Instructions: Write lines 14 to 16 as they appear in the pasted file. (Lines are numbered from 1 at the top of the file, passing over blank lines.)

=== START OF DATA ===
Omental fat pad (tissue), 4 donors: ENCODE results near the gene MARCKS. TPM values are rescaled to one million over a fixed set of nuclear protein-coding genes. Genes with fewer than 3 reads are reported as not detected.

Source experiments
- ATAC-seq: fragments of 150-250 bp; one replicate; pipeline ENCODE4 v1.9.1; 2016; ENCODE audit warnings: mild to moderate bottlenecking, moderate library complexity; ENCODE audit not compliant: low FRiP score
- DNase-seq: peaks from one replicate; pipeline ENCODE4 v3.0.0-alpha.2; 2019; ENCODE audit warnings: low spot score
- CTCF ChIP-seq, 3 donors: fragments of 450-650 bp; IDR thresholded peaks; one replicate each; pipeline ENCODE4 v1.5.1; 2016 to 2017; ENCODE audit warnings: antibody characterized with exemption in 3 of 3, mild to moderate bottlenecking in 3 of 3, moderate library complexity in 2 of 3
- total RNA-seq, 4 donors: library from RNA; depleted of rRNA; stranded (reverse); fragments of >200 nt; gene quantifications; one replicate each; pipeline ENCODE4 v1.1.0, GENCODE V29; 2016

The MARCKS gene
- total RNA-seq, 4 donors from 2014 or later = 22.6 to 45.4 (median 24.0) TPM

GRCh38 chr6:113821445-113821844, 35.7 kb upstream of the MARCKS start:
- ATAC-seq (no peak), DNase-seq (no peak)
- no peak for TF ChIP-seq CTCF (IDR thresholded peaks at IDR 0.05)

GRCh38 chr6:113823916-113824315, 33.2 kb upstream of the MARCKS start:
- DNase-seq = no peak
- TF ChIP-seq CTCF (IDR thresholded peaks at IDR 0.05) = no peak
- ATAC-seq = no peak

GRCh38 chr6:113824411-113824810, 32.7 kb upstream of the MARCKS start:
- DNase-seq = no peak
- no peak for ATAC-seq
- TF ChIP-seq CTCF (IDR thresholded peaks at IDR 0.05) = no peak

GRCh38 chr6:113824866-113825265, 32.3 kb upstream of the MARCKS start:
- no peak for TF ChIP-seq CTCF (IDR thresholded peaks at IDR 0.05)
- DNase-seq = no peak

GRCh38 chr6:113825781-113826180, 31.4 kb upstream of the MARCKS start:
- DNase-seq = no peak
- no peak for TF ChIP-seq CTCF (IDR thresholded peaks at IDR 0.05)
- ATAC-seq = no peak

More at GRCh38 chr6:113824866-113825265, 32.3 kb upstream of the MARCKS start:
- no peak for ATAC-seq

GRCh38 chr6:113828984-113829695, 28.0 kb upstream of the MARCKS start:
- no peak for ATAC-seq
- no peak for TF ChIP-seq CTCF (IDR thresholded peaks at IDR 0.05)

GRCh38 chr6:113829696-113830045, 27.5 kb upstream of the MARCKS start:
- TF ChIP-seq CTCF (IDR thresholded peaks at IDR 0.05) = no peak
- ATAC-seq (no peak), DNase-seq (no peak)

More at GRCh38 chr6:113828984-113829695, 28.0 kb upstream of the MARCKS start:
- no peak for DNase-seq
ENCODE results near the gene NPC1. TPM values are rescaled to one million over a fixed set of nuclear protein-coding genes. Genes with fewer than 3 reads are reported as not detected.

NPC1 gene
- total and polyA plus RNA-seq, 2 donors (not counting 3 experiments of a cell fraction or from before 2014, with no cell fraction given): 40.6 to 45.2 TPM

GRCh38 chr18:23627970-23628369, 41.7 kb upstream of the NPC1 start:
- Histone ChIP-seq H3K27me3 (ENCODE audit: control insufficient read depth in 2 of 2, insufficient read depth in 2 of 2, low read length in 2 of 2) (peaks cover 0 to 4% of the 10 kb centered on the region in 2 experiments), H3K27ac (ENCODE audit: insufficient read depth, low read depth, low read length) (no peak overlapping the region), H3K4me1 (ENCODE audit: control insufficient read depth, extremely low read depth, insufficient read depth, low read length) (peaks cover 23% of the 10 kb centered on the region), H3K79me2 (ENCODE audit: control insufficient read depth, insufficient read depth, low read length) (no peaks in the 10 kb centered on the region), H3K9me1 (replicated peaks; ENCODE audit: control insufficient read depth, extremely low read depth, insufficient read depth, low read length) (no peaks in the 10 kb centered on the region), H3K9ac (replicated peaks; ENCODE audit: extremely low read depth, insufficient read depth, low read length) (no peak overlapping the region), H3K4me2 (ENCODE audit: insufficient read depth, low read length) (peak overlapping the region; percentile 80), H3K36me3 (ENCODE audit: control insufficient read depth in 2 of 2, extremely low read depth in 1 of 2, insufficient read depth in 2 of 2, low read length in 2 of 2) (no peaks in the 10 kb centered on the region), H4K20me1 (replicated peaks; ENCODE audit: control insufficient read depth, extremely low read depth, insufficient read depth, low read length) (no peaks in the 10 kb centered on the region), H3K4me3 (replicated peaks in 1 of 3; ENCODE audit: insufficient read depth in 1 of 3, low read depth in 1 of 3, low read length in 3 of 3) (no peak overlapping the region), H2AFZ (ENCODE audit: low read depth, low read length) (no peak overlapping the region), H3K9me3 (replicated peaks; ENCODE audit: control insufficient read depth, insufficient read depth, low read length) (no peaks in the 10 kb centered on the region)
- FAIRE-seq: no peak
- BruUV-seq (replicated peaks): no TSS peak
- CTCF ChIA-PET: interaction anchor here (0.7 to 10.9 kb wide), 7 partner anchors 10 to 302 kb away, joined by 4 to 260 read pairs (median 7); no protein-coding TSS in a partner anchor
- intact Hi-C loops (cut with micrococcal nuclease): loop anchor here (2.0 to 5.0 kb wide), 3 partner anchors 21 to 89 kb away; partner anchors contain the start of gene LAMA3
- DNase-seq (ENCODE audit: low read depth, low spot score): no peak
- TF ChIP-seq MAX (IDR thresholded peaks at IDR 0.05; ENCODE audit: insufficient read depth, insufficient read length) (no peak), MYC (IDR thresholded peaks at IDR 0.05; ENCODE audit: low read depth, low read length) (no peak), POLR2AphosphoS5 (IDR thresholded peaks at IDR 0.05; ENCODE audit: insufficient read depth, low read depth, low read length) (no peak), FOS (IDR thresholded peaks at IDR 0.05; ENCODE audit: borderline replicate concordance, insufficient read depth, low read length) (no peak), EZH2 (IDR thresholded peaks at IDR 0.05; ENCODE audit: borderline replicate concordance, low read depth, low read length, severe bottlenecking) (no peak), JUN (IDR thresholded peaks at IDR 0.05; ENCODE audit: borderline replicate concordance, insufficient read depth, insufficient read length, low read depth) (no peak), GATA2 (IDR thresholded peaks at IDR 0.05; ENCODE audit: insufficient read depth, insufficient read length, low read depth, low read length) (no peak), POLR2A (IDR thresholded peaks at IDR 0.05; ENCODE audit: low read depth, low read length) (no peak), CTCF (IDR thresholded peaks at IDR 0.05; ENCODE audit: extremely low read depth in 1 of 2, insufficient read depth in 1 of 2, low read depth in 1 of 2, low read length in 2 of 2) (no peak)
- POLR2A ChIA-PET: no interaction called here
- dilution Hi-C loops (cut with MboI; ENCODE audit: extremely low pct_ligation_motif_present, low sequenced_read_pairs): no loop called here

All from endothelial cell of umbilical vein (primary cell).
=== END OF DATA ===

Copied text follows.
- TF ChIP-seq CTCF (IDR thresholded peaks at IDR 0.05) = no peak
- ATAC-seq = no peak

GRCh38 chr6:113824411-113824810, 32.7 kb upstream of the MARCKS start: